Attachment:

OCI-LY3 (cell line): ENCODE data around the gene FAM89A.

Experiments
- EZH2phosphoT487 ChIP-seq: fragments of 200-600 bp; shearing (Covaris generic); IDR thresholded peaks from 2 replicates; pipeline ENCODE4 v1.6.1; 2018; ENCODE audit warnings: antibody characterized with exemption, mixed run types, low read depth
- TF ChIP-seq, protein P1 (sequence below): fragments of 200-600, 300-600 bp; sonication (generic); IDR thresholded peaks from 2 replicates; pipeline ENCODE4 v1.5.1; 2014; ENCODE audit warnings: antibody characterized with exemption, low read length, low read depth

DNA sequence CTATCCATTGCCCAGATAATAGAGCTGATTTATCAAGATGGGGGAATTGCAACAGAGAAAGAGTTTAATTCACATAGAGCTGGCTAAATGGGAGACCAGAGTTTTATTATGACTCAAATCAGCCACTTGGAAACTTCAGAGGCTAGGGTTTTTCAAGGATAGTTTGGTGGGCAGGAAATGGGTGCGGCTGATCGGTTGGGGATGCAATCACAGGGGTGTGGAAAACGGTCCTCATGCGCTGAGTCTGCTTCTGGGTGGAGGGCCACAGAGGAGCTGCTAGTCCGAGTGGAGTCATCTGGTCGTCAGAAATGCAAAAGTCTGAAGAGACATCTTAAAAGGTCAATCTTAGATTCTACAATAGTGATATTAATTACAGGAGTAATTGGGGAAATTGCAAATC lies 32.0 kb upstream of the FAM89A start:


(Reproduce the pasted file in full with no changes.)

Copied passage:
OCI-LY3 (cell line): ENCODE data around the gene FAM89A.

Experiments
- EZH2phosphoT487 ChIP-seq: fragments of 200-600 bp; shearing (Covaris generic); IDR thresholded peaks from 2 replicates; pipeline ENCODE4 v1.6.1; 2018; ENCODE audit warnings: antibody characterized with exemption, mixed run types, low read depth
- TF ChIP-seq, protein P1 (sequence below): fragments of 200-600, 300-600 bp; sonication (generic); IDR thresholded peaks from 2 replicates; pipeline ENCODE4 v1.5.1; 2014; ENCODE audit warnings: antibody characterized with exemption, low read length, low read depth

DNA sequence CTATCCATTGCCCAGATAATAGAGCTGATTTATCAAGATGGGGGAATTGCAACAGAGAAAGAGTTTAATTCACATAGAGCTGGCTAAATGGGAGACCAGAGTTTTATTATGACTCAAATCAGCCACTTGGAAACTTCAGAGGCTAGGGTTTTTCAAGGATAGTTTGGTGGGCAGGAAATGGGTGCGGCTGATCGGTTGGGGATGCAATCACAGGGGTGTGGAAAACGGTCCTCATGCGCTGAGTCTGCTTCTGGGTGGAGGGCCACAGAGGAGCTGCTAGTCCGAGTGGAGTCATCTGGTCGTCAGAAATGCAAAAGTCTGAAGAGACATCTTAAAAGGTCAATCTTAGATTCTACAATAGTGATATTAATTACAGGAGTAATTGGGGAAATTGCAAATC lies 32.0 kb upstream of the FAM89A start: